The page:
1381.0 - Research Paper: A Review of Regional Development Australia Committee Regional Plans, 2013
ARCHIVED ISSUE Released at 11:30 AM (CANBERRA TIME) 12/03/2013 First Issue
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A significant number of RDA committees (48) reported at least one issue relating to health. These issues fell into three main categories: health care shortages, inadequate access to health care services and health outcomes.
5.2.1 Health Care Shortages
The most common health issue – reported by 42 RDA committees – was a shortage of health care services or health professionals, particularly in rural and remote areas. Frequently reported shortages of health professionals included general practitioners, nurses, pathologists, dentists, optometrists and other specialists such as speech pathologists, physiotherapists and podiatrists. For many regions, the difficulty of attracting and retaining medical staff in rural and remote communities was the most significant barrier to providing quality health care in these areas.
Commonly reported shortages of health care services included aged care, mental health services, maternity services, culturally appropriate services for Aboriginal and Torres Strait Islander people, domestic violence services, drug and alcohol services, emergency services and cancer care. The withdrawal of these services from small communities was a concern in several regions, as were the closure of regional hospitals and the need for access to preventative health information. Excessive demand on the public health system, evident in long waiting lists and high hospital bed occupancy rates, was a significant issue in some regions. Many RDA committees also noted that the growing and ageing population would increase the demand on health services.
5.2.2 Access to Health Care Services
Another common health issue – reported by RDA committees in 27 regions – was the isolation of rural communities from access to health care services. For example, the Hume RDA reported that access to more complex specialist health services, such as cancer and renal care was a major issue for the region (RDA Hume, 2010, p. 30). Many regions reported that residents of rural and remote communities had to travel long distances to access primary health care. The need to improve access in these communities by increasing services, public transport and assistance schemes was frequently identified.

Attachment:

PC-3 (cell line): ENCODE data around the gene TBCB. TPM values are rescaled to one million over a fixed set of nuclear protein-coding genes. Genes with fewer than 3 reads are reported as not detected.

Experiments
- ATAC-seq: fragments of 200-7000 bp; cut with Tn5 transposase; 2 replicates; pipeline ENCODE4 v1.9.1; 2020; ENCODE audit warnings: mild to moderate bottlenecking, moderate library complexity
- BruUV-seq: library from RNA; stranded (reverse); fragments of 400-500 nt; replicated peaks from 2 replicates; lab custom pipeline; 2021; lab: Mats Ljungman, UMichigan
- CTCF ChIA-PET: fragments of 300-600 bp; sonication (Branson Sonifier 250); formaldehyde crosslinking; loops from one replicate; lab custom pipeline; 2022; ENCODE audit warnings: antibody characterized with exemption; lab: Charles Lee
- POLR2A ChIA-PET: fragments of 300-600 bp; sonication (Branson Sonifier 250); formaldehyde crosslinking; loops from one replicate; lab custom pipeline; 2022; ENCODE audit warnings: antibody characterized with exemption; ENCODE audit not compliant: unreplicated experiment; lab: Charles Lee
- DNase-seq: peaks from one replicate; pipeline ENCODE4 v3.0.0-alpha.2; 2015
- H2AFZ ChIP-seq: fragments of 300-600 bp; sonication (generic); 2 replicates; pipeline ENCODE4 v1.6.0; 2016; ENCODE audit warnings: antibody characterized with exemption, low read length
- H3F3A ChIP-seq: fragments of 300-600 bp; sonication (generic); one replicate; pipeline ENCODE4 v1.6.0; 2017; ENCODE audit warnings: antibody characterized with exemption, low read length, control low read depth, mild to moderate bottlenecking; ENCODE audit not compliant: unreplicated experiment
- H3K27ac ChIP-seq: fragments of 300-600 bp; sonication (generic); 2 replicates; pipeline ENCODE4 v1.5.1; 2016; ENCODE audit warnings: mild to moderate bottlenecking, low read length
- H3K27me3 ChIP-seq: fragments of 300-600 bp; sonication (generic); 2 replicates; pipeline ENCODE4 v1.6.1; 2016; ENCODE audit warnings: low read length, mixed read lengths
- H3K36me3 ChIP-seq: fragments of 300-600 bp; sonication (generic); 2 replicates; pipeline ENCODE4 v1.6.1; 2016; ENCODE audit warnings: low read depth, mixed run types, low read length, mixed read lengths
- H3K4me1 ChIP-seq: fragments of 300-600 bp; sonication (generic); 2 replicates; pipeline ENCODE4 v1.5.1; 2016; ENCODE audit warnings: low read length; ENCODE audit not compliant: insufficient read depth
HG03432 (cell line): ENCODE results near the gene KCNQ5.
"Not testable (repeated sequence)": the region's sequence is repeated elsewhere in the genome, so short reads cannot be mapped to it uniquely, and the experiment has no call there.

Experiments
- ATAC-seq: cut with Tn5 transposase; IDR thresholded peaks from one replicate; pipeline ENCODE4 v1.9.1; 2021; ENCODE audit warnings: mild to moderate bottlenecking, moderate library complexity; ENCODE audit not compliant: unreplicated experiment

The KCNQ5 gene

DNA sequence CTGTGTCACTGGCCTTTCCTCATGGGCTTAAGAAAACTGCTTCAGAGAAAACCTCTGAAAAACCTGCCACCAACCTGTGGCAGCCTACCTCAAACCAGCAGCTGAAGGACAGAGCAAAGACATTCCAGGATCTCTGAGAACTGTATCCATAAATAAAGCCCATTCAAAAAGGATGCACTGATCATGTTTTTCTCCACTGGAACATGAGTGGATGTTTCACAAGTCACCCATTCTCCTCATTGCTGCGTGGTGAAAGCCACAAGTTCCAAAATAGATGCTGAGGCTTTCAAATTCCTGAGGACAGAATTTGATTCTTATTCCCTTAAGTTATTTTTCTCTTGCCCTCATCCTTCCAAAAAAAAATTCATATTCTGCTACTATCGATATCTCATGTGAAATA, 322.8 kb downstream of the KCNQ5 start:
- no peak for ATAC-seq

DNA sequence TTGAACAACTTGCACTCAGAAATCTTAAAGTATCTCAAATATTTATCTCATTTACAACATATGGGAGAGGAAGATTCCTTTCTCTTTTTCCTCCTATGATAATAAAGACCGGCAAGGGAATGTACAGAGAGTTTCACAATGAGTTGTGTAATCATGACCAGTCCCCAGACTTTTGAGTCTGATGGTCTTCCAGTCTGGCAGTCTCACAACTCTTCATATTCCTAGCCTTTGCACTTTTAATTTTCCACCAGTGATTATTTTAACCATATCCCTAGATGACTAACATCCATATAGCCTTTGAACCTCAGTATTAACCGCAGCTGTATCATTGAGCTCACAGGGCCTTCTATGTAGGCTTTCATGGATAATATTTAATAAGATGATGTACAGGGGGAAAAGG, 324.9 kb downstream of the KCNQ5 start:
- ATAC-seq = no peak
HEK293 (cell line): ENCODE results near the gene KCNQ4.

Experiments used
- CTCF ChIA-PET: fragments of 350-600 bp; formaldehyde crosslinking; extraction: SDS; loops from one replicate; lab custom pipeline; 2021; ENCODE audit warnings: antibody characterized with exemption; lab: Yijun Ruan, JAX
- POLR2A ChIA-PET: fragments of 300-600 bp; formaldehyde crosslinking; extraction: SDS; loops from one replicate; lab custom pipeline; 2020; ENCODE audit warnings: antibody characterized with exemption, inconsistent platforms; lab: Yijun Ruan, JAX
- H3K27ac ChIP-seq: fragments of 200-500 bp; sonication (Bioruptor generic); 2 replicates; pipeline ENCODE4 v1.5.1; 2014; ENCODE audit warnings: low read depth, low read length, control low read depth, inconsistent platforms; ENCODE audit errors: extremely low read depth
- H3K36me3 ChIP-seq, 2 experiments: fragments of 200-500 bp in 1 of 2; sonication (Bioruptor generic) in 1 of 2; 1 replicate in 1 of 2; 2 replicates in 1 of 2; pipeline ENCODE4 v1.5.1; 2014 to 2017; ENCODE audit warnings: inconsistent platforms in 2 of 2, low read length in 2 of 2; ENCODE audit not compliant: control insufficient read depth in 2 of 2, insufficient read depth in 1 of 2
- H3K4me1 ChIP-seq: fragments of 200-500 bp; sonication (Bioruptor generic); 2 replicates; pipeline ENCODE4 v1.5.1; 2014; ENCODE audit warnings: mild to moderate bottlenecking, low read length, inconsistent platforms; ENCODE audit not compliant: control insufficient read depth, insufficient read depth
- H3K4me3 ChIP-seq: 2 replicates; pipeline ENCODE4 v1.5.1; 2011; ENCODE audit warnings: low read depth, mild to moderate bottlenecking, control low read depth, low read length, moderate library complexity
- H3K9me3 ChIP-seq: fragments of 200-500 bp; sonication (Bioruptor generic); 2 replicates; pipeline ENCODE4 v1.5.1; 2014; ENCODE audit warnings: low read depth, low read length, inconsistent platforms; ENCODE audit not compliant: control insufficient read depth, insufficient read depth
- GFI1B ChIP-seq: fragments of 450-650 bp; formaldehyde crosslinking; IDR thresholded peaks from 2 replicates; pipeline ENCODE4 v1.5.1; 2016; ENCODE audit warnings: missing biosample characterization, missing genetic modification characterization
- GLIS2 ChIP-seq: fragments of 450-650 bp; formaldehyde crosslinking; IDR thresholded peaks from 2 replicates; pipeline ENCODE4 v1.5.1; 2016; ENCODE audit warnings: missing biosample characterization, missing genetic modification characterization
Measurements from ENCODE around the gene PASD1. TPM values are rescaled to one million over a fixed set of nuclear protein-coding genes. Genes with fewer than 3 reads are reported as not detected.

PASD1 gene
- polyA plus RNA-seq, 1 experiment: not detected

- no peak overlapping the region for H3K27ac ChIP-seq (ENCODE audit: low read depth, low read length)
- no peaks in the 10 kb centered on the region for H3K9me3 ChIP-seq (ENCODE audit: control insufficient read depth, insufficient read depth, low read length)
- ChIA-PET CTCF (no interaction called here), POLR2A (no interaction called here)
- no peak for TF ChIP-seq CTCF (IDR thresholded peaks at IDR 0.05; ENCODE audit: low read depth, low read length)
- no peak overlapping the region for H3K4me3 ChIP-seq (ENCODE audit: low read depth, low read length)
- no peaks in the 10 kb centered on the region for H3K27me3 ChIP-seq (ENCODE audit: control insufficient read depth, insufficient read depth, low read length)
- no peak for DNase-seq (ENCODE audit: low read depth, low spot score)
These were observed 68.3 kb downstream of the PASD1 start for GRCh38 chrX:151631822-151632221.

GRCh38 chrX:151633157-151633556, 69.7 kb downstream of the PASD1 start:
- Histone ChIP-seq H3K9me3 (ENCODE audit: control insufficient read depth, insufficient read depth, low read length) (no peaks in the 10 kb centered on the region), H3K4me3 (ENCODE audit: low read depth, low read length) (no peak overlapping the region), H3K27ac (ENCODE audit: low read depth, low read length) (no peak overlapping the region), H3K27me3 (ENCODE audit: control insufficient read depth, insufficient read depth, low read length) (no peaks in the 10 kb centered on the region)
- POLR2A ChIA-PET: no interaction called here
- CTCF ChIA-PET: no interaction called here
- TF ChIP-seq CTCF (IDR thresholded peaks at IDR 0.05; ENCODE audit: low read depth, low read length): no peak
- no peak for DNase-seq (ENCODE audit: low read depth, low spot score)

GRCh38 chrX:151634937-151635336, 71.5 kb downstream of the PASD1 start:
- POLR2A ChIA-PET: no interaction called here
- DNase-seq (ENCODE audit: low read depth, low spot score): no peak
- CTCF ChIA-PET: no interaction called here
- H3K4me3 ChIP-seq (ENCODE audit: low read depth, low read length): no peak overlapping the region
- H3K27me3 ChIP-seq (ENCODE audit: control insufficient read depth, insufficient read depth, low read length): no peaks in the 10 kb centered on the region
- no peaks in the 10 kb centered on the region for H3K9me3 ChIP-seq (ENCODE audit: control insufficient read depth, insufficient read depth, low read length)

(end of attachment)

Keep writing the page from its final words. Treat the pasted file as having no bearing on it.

5.2.3 Health Outcomes
Poor health outcomes were reported as being a concern in nineteen regions. High levels of chronic conditions, including cardiovascular disease, diabetes, obesity and alcoholism, were commonly reported, as was a high prevalence of behavioural risk factors such as smoking, drinking alcohol, poor diet and lack of exercise. RDA committees in several regions reported a lower-than-average life expectancy and high prevalence of cancer, mental health disorders, arthritis, asthma and osteoporosis. Significantly poorer health of Aboriginal and Torres Strait Islander populations was often raised as an issue, with particular concerns including low birth weight, poor diet, a high rate of hospitalisation, diabetes, dental, renal and coronary heart disease and drug and alcohol abuse. For example, the Northern Territory RDA identified that a range of “lifestyle related health conditions” had a negative impact on Territorians’ wellbeing (RDA Northern Territory, 2011, p.9).
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